Soule says, “As admissions leaders, we have a responsibility to make sure that every detail we ask students to provide has value in our review. And, we have a responsibility to consider the impact of what we ask and how we ask it. Could any applicant, regardless of resources and support, answer the question? What might it feel like to prepare a response? How will we prepare readers to include the response in a holistic review?” When asked why gratitude, she responds, “We know that the act of expressing gratitude is more powerful than describing it, so we hope that answering the prompt, actually writing a thank-you note, will feel good for students when they do it. For those of us reading the application, we’ll appreciate learning a small bit of context for how the student experiences the impact of others.”

Don’t Go Fast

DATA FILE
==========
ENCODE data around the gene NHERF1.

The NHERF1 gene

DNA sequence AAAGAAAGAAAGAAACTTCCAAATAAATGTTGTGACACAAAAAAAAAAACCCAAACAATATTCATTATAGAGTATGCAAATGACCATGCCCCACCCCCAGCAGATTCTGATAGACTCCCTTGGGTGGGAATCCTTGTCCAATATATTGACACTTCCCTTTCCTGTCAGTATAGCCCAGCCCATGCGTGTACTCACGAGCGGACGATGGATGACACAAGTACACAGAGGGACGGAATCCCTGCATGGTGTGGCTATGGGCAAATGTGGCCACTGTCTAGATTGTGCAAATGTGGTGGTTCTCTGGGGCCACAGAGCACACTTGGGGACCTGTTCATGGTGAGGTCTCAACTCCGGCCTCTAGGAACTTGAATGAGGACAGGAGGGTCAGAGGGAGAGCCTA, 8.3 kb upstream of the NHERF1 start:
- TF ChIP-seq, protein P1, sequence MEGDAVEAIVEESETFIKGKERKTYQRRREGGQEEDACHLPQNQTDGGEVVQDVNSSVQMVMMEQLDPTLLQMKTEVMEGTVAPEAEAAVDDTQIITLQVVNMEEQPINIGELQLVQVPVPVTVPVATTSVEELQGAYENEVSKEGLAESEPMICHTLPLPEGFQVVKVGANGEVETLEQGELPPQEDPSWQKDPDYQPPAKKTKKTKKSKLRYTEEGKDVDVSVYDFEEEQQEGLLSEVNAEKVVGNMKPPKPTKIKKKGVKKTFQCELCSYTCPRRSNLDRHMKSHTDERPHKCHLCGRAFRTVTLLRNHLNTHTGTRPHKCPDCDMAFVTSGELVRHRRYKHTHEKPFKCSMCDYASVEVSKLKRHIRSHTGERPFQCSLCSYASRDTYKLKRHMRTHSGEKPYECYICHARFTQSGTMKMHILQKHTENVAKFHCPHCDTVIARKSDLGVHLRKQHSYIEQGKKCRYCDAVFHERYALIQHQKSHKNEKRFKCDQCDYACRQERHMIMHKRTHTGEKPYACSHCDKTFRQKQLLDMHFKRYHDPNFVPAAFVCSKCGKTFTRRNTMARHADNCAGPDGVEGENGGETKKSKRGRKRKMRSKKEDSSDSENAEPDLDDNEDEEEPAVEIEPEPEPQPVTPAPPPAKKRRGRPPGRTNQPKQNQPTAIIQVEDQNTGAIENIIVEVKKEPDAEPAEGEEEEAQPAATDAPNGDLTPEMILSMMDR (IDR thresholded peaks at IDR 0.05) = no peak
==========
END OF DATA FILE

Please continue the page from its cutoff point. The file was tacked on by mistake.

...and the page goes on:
Perhaps you’ve heard the African proverb, “If you want to go fast, go alone. If you want to go far, go together.” This has great relevance to the college admission experience. While it is certainly a personal process it needn’t be done in solitude. As noted, there is–and will be–plenty of encouragement for you to go fast, but resist the knee-jerk response to rushing your application and accompanying materials. It is important to first identify your team, those who will support you along the journey. For some this will be family members, counselors, teachers, or coaches and others will lean on friends, employers, pastors, or different mentors. Work with these individuals to establish an application timeline for the next few months that makes sense for your unique circumstances. Communicate openly and often and own the experience but ask for help when you need it. There is time but don’t wait until the last minute. Remember, pace yourself, breathe, and together you will go far.